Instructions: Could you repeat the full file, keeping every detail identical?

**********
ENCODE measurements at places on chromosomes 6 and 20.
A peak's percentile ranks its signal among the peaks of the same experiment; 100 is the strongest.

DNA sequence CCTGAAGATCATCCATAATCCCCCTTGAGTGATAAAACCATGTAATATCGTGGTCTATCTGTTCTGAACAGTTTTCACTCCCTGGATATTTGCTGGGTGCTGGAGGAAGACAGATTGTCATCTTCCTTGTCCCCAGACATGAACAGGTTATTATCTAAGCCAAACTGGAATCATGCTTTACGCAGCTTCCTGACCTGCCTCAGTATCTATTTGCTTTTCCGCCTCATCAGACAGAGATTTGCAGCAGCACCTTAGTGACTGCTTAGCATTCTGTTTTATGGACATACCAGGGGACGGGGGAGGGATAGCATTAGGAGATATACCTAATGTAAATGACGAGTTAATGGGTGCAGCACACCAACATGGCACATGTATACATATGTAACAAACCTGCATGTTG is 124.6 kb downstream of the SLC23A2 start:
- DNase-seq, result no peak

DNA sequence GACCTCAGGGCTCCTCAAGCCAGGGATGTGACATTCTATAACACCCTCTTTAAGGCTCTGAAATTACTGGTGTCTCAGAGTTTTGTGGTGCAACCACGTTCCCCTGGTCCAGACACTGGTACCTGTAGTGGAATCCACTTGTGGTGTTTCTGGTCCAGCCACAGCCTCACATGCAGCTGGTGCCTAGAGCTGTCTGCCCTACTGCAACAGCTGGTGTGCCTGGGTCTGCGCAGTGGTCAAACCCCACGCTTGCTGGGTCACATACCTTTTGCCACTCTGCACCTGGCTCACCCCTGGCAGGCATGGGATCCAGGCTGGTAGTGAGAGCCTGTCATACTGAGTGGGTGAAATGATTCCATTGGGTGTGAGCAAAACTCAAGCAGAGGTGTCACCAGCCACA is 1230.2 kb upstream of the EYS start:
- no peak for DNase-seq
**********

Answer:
ENCODE measurements at places on chromosomes 6 and 20.
A peak's percentile ranks its signal among the peaks of the same experiment; 100 is the strongest.

DNA sequence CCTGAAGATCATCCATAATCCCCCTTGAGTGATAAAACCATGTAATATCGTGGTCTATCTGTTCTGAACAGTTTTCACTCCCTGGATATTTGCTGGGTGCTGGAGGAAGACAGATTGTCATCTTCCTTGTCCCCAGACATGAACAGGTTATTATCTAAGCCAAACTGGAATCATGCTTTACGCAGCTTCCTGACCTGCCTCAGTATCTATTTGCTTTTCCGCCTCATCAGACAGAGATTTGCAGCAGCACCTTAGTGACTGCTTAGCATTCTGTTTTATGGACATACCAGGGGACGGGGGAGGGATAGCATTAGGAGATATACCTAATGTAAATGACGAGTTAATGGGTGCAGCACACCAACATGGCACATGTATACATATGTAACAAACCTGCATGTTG is 124.6 kb downstream of the SLC23A2 start:
- DNase-seq, result no peak

DNA sequence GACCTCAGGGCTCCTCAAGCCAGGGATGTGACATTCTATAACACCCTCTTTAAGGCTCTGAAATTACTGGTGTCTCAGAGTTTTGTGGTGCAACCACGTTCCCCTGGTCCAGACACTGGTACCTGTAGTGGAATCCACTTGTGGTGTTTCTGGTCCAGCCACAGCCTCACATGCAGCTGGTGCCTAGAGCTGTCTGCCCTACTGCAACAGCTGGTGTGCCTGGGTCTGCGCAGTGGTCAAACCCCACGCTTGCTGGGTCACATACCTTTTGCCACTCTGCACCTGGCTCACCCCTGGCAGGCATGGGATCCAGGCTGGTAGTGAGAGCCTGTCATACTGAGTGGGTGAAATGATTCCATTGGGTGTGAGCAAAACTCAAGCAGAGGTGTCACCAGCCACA is 1230.2 kb upstream of the EYS start:
- no peak for DNase-seq